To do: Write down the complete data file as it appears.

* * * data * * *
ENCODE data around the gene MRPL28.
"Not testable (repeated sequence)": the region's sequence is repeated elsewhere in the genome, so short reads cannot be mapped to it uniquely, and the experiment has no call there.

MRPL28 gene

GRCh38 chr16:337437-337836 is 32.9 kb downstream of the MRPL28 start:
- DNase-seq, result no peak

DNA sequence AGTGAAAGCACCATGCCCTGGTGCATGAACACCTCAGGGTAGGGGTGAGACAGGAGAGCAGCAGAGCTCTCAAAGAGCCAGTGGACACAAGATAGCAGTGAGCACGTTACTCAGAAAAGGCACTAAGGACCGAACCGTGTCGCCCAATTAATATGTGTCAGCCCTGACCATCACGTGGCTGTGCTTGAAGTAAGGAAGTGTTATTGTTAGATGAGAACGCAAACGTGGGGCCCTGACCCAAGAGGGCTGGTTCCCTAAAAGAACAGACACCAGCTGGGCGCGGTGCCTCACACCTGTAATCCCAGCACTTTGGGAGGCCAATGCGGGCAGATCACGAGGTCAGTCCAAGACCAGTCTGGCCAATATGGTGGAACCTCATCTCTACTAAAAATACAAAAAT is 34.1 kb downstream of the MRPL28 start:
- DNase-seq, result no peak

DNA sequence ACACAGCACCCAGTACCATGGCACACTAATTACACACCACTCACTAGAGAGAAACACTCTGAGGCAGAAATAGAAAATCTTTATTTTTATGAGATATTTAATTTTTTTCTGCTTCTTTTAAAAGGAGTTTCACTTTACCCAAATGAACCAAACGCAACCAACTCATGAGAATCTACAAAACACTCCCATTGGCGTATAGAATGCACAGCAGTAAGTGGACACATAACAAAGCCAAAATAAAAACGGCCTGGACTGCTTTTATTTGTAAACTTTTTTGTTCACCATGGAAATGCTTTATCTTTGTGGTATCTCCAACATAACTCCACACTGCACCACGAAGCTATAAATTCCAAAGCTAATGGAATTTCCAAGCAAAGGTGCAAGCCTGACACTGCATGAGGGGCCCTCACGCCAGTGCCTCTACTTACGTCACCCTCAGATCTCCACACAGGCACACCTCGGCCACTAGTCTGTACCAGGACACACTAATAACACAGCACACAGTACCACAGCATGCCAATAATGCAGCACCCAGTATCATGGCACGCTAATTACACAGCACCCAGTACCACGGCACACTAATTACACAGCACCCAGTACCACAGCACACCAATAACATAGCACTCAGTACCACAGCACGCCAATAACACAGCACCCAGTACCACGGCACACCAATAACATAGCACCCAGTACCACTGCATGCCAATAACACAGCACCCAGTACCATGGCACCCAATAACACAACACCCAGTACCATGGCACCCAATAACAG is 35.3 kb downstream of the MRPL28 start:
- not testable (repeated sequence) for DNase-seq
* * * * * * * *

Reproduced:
ENCODE data around the gene MRPL28.
"Not testable (repeated sequence)": the region's sequence is repeated elsewhere in the genome, so short reads cannot be mapped to it uniquely, and the experiment has no call there.

MRPL28 gene

GRCh38 chr16:337437-337836 is 32.9 kb downstream of the MRPL28 start:
- DNase-seq, result no peak

DNA sequence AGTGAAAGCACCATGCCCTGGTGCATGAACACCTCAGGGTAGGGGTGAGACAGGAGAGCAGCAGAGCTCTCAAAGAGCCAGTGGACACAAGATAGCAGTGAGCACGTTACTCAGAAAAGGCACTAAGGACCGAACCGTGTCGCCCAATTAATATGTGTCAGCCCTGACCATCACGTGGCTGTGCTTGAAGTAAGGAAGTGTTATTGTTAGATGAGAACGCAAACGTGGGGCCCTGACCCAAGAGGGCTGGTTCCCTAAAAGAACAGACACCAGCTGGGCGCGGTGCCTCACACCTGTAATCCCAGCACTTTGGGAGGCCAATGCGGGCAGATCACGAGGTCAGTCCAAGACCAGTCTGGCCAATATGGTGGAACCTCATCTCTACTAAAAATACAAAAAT is 34.1 kb downstream of the MRPL28 start:
- DNase-seq, result no peak

DNA sequence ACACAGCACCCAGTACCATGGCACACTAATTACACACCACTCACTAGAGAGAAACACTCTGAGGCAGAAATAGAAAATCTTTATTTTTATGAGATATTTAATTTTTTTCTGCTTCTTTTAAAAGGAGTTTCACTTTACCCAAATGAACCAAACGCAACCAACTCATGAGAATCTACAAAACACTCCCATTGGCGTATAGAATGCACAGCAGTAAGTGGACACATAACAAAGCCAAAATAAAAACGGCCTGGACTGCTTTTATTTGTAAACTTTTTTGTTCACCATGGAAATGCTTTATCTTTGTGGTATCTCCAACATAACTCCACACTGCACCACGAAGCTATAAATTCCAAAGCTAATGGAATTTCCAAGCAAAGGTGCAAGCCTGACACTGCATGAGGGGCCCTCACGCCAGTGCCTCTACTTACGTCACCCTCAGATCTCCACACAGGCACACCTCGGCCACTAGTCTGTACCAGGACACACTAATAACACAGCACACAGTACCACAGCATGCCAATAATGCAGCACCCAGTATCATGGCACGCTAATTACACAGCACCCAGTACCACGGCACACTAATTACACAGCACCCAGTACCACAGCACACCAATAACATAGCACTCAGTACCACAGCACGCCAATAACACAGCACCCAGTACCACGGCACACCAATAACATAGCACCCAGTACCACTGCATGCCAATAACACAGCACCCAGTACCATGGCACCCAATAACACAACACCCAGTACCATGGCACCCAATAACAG is 35.3 kb downstream of the MRPL28 start:
- not testable (repeated sequence) for DNase-seq